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The quiet revolution;Leading Article;Opinion

EDINBURGH, 300 years ago the home of supposedly the most unruly mob in Europe, nowadays takes political change calmly. While the Scottish Parliament was being elected, when the members took their seats and the shape of the Government was being painfully hammered out, the citizens of the capital, like those elsewhere, went about their business apparently unmoved. The adventures of the national football and rugby teams evoke far more emotion than the first parliament since the great riots of 1707.

Perhaps the feeling is of modest expectations, of business transferred rather than of a new dawn. The election campaign rarely remembered that this was an event which called for a raising of horizons rather than a dredging for statistics to make a party point. The electoral system, devised to prevent one-party triumphalism, produced the predicted pattern and thereafter the kind of talks which can only go on beyond closed doors. It is little wonder that people do not find themselves gripped, however historic the moment.

Failings of the imagination are compensated for by healthy scepticism about the immediate future. The argument about tuition fees was puzzling in that the issue had not dominated the campaign, or been evident on the doorstep except when canvasser met student. Taxation and levels of public spending were the dominant themes, with the prospect or threat of independence in the background. Yet fees became a sticking point, partly because the Liberal Democrats had to demonstrate principle as well as appetite for a share in government and partly because signals of Whitehall unhappiness appear to herald the sort of rows that lie ahead.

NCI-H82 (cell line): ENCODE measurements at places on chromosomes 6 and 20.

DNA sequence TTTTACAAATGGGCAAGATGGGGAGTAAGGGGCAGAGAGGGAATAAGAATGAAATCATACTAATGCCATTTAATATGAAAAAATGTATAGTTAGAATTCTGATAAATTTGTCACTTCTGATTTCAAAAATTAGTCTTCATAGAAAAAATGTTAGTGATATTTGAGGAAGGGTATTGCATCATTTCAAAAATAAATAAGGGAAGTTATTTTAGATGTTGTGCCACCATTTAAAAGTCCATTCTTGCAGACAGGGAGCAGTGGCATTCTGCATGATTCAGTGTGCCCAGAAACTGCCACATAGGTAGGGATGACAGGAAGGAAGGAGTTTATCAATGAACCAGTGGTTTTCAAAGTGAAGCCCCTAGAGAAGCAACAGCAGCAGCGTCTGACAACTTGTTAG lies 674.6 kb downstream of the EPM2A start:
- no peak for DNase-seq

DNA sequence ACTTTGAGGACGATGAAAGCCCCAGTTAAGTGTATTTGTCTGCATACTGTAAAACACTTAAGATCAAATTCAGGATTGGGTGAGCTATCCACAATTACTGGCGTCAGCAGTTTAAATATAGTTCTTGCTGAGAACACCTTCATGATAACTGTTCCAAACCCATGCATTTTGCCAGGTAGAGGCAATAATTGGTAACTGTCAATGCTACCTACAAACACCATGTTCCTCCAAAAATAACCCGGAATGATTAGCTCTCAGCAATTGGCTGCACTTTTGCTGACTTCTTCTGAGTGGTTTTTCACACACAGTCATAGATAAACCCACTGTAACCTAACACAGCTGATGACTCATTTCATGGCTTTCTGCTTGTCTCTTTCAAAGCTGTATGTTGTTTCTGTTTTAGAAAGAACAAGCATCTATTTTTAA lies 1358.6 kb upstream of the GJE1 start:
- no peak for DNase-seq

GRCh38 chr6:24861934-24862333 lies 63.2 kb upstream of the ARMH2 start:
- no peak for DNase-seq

Most Labour MSPs as well as those of other parties want early signs of determination to thumb the nose when necessary, on the basis that by conceding the principle of devolution Tony Blair's Cabinet had to prepare for occasionally uncomfortable diversity.

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